Concern over the misuse of Article 356 by the central government resonated in the Inter-State Council meeting chaired by PM Narendra Modi on Saturday...
Concern over the misuse of Article 356 by the central government resonated in the Inter-State Council meeting chaired by PM Narendra Modi on Saturday, with a number of non-BJP states flagging concerns over Centre-State relations.
In view of the role played by governors in Uttarakhand and Arunachal Pradesh — criticised severely by constitutional courts recently — Bihar chief minister Nitish Kumar went to the extent of demanding that the post of governor be abolished altogether. Even NDA ally Shiromani Akali Dal went hammer and tongs at the Centre, accusing it of reducing states to the status of “mere beggars”.
The Punjab deputy chief minister stressed upon the dire need for a “genuine federal structure” in India with devolution of more powers to states. Badal accused the Centre of “usurping the rights and authority of the states in violation of the spirit and provisions of the Constitution”. Tamil Nadu CM J Jayalalithaa, who was represented at the meeting by her finance minister O Panneerselvam, callled for preventing “adventurism by governors”.
Concerns over the “undermining” of the federal structure were voiced even as the Prime Minister noted that the Inter-State Council was the most significant platform for strengthening Centre-State and inter-state relations, and insisted that the nation could progress only if the union and state governments walked shoulder to shoulder. The meeting, which took place after a long gap of 10 years, saw a detailed discussion the 2010 report of the Punchhi Commission on Centre-State relations.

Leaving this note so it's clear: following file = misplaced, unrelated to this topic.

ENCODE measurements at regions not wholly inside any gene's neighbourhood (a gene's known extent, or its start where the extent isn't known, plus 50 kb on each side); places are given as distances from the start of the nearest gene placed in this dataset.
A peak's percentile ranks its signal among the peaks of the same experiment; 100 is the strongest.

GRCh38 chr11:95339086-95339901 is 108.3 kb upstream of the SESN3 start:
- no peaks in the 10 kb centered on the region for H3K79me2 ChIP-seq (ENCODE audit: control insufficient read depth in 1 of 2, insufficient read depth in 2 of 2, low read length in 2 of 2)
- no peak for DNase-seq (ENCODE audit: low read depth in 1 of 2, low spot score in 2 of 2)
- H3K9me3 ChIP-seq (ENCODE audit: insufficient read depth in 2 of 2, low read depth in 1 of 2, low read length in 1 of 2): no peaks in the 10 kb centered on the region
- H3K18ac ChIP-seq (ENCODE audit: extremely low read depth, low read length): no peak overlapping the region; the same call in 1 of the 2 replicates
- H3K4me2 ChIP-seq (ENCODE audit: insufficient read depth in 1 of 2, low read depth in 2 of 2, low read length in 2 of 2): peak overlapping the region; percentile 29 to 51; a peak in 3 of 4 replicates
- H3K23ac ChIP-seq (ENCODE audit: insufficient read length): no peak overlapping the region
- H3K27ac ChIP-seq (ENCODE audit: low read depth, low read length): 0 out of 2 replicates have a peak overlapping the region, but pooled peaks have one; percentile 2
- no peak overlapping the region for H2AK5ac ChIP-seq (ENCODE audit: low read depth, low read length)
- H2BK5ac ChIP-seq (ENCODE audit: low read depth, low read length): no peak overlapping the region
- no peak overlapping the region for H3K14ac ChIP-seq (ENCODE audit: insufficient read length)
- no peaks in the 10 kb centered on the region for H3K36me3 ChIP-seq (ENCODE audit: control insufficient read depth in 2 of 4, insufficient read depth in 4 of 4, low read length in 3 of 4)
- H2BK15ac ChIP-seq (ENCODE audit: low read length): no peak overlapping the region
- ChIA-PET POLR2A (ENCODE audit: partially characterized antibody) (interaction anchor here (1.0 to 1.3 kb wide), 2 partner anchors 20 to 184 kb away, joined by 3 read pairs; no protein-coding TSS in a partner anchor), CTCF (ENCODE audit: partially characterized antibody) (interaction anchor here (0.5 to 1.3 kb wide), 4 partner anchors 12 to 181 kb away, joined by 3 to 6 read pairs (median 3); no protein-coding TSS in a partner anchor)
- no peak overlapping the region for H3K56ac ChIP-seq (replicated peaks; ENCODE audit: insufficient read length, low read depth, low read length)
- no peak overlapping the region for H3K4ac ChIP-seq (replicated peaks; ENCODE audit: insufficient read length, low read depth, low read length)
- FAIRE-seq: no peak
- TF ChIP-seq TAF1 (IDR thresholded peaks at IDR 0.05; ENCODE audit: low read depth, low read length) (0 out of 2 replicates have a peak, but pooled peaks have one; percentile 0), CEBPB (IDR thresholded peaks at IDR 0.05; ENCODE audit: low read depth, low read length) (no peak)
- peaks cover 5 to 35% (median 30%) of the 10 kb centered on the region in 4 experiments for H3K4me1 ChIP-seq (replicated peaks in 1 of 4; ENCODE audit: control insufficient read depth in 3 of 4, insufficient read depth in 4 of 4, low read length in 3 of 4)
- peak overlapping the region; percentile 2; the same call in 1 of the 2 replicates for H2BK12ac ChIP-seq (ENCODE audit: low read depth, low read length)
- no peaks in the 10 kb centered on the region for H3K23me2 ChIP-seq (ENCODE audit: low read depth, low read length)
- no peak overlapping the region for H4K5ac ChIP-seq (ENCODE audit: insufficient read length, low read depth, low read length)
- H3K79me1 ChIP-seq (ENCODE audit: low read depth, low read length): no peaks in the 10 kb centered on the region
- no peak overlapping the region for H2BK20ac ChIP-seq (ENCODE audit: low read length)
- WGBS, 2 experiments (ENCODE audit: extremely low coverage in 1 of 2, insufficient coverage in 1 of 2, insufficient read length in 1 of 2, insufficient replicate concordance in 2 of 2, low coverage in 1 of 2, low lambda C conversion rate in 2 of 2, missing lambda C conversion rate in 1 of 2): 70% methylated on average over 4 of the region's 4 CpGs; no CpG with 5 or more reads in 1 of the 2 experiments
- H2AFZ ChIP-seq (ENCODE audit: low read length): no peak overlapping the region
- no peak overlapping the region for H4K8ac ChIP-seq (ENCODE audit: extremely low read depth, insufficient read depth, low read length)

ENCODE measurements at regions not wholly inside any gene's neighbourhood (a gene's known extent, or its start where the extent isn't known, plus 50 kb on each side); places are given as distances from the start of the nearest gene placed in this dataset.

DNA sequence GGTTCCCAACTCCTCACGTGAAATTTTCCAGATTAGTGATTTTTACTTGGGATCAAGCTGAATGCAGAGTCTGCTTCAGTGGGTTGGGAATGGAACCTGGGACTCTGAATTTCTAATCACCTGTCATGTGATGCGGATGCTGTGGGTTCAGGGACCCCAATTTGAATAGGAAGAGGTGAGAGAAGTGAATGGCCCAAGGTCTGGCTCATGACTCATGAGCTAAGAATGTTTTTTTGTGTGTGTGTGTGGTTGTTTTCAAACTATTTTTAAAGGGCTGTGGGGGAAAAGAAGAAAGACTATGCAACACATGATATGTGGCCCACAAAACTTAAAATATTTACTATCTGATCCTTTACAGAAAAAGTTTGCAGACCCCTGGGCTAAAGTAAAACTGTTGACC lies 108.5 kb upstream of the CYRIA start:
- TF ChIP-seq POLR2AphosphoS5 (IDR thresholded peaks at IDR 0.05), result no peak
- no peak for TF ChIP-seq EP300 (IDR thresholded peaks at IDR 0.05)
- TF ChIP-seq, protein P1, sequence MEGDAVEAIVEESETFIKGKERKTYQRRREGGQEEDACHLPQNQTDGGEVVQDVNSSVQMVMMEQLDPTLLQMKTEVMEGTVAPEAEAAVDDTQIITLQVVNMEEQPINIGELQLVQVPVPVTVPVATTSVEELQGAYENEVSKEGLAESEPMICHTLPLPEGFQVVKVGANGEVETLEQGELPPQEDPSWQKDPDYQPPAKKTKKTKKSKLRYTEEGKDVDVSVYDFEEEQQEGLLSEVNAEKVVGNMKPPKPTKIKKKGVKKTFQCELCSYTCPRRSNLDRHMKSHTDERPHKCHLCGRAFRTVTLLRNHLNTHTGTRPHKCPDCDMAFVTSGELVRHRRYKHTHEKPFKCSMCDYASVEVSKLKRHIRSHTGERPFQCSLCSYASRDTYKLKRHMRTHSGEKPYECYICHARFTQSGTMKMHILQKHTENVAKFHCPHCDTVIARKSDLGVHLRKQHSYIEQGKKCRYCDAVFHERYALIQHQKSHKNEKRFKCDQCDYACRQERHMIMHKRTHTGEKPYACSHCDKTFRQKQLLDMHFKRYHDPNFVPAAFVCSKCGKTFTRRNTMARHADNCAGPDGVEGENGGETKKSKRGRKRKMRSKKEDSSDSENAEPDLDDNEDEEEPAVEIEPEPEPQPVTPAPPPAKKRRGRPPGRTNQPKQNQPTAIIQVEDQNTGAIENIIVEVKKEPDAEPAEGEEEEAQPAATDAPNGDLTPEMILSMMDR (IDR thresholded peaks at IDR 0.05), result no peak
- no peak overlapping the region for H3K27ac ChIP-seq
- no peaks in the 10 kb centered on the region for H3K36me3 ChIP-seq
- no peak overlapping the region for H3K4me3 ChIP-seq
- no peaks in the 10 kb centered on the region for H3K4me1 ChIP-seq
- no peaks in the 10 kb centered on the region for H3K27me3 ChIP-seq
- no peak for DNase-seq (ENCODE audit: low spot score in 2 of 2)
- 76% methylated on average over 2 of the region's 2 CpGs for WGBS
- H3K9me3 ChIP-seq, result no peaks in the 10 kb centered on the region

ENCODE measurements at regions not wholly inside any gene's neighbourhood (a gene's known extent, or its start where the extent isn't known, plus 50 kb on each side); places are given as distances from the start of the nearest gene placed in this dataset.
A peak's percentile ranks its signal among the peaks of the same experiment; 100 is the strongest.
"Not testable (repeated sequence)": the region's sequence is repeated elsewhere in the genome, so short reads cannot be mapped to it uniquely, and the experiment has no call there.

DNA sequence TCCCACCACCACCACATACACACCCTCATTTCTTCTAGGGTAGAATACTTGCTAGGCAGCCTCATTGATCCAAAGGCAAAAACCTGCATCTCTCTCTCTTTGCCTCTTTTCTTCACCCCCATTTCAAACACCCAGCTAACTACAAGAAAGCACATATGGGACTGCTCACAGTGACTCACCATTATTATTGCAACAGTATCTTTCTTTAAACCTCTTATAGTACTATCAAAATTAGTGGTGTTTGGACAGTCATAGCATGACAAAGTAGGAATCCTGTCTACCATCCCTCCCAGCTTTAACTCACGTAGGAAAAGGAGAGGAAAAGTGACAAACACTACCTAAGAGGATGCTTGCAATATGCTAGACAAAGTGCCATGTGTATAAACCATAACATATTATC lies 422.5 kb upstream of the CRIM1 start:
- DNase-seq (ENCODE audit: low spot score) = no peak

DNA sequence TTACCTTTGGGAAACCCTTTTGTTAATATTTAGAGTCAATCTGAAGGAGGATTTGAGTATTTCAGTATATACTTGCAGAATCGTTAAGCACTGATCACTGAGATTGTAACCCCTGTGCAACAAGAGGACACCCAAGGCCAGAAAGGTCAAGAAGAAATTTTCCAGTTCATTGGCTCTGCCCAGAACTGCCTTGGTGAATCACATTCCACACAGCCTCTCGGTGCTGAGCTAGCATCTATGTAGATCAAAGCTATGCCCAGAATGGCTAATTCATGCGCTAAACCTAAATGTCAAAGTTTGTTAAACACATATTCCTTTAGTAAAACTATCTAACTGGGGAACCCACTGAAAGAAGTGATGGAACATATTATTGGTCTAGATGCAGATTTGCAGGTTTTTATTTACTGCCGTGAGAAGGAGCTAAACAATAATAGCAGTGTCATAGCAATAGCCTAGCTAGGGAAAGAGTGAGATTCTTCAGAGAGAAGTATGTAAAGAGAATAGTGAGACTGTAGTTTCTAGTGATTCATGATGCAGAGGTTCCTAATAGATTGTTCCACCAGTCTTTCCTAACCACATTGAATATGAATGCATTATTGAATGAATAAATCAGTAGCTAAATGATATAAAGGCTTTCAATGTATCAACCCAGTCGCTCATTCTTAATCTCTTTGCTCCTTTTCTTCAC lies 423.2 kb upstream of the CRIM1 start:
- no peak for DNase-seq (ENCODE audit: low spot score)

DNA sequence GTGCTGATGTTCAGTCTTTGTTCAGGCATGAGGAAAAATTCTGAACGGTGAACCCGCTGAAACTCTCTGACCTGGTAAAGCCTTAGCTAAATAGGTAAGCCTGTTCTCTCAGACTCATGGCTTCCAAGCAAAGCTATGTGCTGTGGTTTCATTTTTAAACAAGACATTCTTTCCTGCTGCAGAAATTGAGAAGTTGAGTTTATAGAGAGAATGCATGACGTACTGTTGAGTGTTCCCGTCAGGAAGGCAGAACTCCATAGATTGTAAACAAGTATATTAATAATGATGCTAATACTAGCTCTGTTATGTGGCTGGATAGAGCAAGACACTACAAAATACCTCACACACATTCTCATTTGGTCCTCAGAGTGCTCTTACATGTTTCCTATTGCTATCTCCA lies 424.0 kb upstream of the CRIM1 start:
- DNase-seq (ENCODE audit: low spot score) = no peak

Badal said there was consensus across party lines that the trend towards centralisation of authority still continued.
“The most dangerous exhibition of this tendency is seen in how the Centre has been quietly shifting subjects from the State List to the Concurrent List and from the Concurrent to the Union List which amounts to constitutional rampage,” he said.
Nitish Kumar made a strong pitch for respecting the federal spirit, demanding that chief ministers be given a role in the appointment and removal of governors. “Existing federal democratic structure does not warrant continuance of the gubernatorial post. However, if it is not possible to do away with it, then our opinion is that provisions relating to the appointment of governor must be clearly defined and made transparent,” he said.
“Besides, the chief minister of the state should also be consulted and the criteria laid down by Sarkaria Commission (first Commission on Centre-State Relations), should be followed in the governor’s appointment. The propensity to change the governor whenever a new government is formed must be curbed by making constitutional provisions,” Kumar said. The Punchchi Commission report too had recommended that for a chief minister’s removal, the governor must give the Leader of the House an opportunity to prove his majority through a floor test, Kumar stressed. “This must be followed in letter and spirit,” he said.
Kumar also quoted the Punchchi Commission report to stress that the use of constitutional provisions like Articles 355 and 356 should be limited to extreme and grave emergencies, when all other options had been exhausted. Noting that suitably amending Article 356 to incorporate the safeguards inherent in the Bommai judgment is an important recommendation of Punchchi Commission, the chief minister of Tamil Nadu said that a reiteration of the safeguards available for elected state governments and preventing adventurism by governors is very essential. Karnataka home minister G Parameshwara said that on matters pertaining to constitutional governance and management of Centre-State relations, it was essential to institutionalise the process of consultation between the union and states.
“The states should have greater autonomy in respect of subjects in the State List and the Union should be extremely restrained in asserting parliamentary supremacy over them. Harmonious operation of the Concurrent List could be considered as cooperative federalism at its best,” he said.